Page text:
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Penile rash Assessment Questionnaire

Questions Your Doctor May Ask - and Why!

During a consultation, your doctor will use various techniques to assess the symptom: Penile rash. These will include a physical examination and possibly diagnostic tests. (Note: A physical exam is always done, diagnostic tests may or may not be performed depending on the suspected condition) Your doctor will ask several questions when assessing your condition. It is important to openly share any pertinent information to help your doctor make an accurate diagnosis.

It is also very important to bring an up-to-date list of all of your all medical conditions, medications including dosages, and names of numbers of any specialist you see.

Create your printable checklist by answering questions that your doctor may ask below:

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  1. How long have you had the penile rash?

    Why: to determine if acute or chronic.

  2. Are there other areas of the body that are affected by a rash?

    Why: e.g. hands, scalp, anus.

  3. Known skin allergies?

    Why: e.g. soaps, laundry detergents, hygiene products, latex allergy from latex condoms.

  4. Has your penile area been exposed to any new agents lately to explain a possible contact dermatitis?

    Why: e.g. hygiene products, laundry detergents, soaps, latex condoms.

  5. Past medical history?

    Why: e.g. diabetes, obesity, AIDS, Sjogren's syndrome, Severe combined immunodeficiency (SCID), Wiskott-Aldrich syndrome, polyendocrine deficiency syndrome type 1, bone marrow transplant can predispose to penile Candida infections; erythema multiforme may follow infection with either herpes simplex or mycoplasma.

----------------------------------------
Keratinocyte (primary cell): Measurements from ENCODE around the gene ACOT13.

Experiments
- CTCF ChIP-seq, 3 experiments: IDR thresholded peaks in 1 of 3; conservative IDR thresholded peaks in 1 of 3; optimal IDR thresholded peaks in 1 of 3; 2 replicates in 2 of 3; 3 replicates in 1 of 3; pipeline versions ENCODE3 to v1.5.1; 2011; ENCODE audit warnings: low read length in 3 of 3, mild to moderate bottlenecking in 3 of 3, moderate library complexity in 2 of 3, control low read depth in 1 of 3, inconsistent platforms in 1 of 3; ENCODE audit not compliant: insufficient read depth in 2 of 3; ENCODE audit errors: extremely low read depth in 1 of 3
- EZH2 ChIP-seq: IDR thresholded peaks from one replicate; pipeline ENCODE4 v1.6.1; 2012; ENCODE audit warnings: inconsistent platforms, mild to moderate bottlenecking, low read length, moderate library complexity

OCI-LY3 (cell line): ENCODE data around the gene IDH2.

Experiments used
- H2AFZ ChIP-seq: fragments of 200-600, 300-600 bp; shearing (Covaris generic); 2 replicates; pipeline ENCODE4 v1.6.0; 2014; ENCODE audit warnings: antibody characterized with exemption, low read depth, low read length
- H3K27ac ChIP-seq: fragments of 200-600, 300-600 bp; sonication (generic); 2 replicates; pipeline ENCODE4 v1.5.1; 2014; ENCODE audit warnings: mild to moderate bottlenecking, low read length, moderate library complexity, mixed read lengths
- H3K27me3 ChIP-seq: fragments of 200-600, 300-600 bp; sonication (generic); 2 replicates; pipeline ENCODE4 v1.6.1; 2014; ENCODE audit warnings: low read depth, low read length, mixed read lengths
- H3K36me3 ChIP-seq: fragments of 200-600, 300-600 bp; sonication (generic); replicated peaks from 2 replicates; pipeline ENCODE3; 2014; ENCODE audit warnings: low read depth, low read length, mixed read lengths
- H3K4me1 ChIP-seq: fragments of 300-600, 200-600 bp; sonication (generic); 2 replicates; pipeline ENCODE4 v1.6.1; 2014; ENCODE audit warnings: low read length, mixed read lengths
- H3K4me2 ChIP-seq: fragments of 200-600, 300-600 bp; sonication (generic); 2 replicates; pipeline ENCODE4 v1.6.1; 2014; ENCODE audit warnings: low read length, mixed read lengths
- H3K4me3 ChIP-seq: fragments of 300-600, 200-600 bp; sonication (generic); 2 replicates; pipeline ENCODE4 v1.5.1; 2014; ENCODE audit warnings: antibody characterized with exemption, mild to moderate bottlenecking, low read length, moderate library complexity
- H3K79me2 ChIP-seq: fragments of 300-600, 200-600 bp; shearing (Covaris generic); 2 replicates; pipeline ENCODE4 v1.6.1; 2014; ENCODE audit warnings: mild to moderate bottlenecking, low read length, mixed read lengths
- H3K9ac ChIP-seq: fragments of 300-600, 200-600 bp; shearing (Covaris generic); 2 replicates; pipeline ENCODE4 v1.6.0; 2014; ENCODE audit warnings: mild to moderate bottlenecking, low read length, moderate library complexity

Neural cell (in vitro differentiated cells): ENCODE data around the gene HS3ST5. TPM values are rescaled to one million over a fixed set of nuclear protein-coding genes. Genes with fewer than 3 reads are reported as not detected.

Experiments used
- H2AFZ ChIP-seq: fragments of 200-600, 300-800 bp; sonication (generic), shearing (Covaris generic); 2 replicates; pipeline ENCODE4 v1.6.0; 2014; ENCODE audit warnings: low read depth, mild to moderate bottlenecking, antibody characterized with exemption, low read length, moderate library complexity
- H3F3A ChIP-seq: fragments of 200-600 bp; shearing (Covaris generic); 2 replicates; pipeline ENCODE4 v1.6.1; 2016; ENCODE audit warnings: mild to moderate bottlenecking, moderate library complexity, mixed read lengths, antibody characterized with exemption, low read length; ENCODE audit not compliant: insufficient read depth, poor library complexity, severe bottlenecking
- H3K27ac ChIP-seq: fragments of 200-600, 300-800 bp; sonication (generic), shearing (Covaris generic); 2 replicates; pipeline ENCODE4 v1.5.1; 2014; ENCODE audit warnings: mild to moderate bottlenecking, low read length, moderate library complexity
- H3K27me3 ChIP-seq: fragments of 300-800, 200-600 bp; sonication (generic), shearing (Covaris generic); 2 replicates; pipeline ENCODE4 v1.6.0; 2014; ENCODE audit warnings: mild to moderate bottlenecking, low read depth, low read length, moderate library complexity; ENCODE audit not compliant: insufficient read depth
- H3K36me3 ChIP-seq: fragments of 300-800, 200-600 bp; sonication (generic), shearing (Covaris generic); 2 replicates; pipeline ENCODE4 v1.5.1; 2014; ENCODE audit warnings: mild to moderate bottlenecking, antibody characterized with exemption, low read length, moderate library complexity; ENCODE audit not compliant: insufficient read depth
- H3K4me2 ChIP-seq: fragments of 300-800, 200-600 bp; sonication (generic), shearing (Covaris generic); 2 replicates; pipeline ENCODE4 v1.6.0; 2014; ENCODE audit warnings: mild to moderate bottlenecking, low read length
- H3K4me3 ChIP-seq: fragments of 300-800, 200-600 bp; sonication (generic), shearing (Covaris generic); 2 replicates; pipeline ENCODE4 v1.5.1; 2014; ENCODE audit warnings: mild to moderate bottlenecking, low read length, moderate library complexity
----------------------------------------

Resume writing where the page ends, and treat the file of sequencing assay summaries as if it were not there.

6. Medications?

    Why: e.g. erythema multiforme may follow ingestion of certain medications including sulfonamides, phenytoin, barbiturates, penicillin and allopurinol; oral and topical corticosteroids can predispose to penile Candidiasis; some medications may induce a lichen-planus like reaction including ACE inhibitor anti-hypertensive medications, gold, streptomycin, tetracycline, chloroquine, quinine, penicillamine, chlorothiazide and chlorpropamide.

  7. Sexual history?

    Why: may help determine risk of HIV infection (which may predispose to many types of infections), genital herpes, syphilis, scabies.

  8. Travel history?

    Why: e.g. primary syphilis is rare in urban Australia but must be excluded if suspect this diagnosis, especially if there has been recent sexual contact in South East Asia; Donovanosis is endemic in northern and central Australia; Chancroid is usually only seen following sexual exposure in South East Asia, India or Africa; Lymphogranuloma venereum is usually only seen following sexual exposure in East and West Africa, India, parts of Southeast Asia, South America and the Caribbean.

  9. Penile ulcers or sores?

    Why: may suggest herpes simplex infection, primary or secondary syphilis, Behcet's syndrome, Donovanosis, Chancroid or Lymphogranuloma venereum which may all cause enlarged groin lymph nodes.